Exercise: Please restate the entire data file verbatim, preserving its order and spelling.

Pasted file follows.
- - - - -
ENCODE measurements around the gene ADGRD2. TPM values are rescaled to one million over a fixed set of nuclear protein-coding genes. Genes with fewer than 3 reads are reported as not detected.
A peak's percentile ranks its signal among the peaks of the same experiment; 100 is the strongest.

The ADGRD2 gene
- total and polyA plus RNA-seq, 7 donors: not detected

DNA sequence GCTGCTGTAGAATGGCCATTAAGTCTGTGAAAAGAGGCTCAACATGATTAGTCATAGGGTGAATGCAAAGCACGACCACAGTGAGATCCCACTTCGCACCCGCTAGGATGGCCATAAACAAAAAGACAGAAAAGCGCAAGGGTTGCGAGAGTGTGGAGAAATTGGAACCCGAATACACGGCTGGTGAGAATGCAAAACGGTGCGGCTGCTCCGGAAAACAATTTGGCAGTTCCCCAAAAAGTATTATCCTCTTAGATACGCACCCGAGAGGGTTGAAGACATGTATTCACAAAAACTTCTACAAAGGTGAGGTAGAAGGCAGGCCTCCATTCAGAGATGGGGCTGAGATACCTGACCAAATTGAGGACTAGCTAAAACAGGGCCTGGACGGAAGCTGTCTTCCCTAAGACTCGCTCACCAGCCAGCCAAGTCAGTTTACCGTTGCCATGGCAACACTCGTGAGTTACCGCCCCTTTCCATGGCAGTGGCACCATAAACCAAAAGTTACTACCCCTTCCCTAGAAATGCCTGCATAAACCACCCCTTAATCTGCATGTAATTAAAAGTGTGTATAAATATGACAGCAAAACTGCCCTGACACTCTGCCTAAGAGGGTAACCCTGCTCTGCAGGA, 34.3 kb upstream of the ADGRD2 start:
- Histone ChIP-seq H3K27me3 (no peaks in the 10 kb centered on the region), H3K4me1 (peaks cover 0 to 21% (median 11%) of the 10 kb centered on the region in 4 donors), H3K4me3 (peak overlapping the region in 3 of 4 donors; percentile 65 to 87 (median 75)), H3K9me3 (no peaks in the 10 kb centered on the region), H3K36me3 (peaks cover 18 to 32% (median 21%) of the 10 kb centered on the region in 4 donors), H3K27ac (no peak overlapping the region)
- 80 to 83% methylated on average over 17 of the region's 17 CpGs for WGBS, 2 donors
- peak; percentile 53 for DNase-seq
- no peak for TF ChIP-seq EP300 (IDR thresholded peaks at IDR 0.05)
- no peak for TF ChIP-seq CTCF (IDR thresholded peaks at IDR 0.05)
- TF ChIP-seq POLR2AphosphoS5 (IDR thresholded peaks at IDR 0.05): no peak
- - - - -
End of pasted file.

ENCODE measurements around the gene ADGRD2. TPM values are rescaled to one million over a fixed set of nuclear protein-coding genes. Genes with fewer than 3 reads are reported as not detected.
A peak's percentile ranks its signal among the peaks of the same experiment; 100 is the strongest.

The ADGRD2 gene
- total and polyA plus RNA-seq, 7 donors: not detected

DNA sequence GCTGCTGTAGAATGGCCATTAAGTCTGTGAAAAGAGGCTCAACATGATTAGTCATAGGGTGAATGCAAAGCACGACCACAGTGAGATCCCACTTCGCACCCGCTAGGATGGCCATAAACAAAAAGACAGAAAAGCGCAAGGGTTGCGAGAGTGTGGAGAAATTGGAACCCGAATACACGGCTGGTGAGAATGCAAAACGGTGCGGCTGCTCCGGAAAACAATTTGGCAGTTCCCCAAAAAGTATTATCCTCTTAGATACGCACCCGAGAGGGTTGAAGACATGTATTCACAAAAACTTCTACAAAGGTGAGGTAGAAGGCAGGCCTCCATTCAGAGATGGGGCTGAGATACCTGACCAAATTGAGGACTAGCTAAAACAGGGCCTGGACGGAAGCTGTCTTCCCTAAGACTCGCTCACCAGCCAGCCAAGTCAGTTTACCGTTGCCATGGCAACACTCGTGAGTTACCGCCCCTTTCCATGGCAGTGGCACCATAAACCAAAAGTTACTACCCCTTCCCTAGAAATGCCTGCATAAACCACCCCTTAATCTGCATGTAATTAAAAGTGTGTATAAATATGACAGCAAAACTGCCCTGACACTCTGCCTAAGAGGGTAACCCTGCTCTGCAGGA, 34.3 kb upstream of the ADGRD2 start:
- Histone ChIP-seq H3K27me3 (no peaks in the 10 kb centered on the region), H3K4me1 (peaks cover 0 to 21% (median 11%) of the 10 kb centered on the region in 4 donors), H3K4me3 (peak overlapping the region in 3 of 4 donors; percentile 65 to 87 (median 75)), H3K9me3 (no peaks in the 10 kb centered on the region), H3K36me3 (peaks cover 18 to 32% (median 21%) of the 10 kb centered on the region in 4 donors), H3K27ac (no peak overlapping the region)
- 80 to 83% methylated on average over 17 of the region's 17 CpGs for WGBS, 2 donors
- peak; percentile 53 for DNase-seq
- no peak for TF ChIP-seq EP300 (IDR thresholded peaks at IDR 0.05)
- no peak for TF ChIP-seq CTCF (IDR thresholded peaks at IDR 0.05)
- TF ChIP-seq POLR2AphosphoS5 (IDR thresholded peaks at IDR 0.05): no peak